Ottawa rolls out funding for small business to hire people with disabilities
Feds investing $30 million to create up to 1,600 SME jobs.
OTTAWA—The federal government is rolling out a new phase in its program to encourage the hiring of people with disabilities.
Human Resources Minister Diane Finley was in Calgary to announce a call for proposals that will see $30 million spent over the next three years.
The money is expected to create 1,600 jobs at small and medium-sized businesses, providing employment to people who have had a tough time cracking the labour market.
“Through discussions with employers from across the country, it is clear that skills shortages are top of mind,” Finley said in a news release. “In order to support Canada’s continued economic growth, we must ensure that everyone who wants to work has the opportunity to do so, including under-represented groups such as people with disabilities.”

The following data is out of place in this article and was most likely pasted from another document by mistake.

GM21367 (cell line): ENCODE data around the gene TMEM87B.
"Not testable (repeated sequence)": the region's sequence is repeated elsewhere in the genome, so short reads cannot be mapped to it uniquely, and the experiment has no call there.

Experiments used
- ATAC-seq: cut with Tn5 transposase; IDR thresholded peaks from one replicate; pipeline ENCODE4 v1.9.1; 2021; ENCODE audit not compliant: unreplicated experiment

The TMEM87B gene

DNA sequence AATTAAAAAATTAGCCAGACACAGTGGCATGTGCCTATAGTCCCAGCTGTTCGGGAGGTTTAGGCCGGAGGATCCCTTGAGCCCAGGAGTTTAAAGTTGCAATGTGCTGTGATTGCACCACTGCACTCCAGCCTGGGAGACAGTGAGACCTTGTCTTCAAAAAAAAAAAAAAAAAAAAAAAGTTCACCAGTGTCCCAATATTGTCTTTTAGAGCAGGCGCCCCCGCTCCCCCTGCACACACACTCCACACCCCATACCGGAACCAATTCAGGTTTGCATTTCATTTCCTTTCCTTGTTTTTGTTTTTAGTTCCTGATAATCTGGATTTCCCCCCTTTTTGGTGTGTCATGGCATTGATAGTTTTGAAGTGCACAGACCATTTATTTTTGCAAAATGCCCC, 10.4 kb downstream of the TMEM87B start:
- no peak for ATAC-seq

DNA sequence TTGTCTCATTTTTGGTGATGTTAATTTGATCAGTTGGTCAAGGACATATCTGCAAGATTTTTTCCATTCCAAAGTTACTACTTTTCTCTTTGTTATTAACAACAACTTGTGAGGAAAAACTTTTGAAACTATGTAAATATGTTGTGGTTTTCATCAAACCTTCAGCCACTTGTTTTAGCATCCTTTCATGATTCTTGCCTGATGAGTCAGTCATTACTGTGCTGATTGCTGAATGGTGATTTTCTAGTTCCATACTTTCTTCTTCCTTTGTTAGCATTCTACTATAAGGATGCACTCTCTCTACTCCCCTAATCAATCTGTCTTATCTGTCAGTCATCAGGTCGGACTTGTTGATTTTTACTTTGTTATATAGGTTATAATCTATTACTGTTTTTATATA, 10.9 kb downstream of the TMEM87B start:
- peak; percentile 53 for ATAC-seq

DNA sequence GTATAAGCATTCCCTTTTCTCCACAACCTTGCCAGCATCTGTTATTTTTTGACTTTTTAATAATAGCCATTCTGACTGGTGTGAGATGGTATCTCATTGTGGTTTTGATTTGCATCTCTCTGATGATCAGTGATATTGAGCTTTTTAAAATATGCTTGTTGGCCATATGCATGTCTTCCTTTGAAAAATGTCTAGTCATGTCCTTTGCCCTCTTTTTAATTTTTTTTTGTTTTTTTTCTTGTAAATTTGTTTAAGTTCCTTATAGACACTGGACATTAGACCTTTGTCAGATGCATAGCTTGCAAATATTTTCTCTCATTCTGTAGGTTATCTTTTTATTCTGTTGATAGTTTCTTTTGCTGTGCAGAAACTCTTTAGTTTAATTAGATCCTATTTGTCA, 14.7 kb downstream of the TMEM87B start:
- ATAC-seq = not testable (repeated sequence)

A recent Bank of Montreal survey says more than half of small businesses in Canada have never hired a person with a disability.
The $30 million in funding was first announced in the 2012 budget, adding three years of life to the Opportunities Fund program that has been around since 1997.
The money will go to projects designed to give people with disabilities a range of skills and work experience.
The employment rate for working-age people with disabilities is about 53.5%—significantly lower than the 75.1% rate for workers without disabilities, according to the federal government’s 2010 annual report on disabilities.
Finley is launching the call for proposals despite not yet having heard from a private-sector group she appointed to find ways to better integrate people with disabilities into the workforce. The group is set to deliver its report by the end of the year.
©The Canadian Press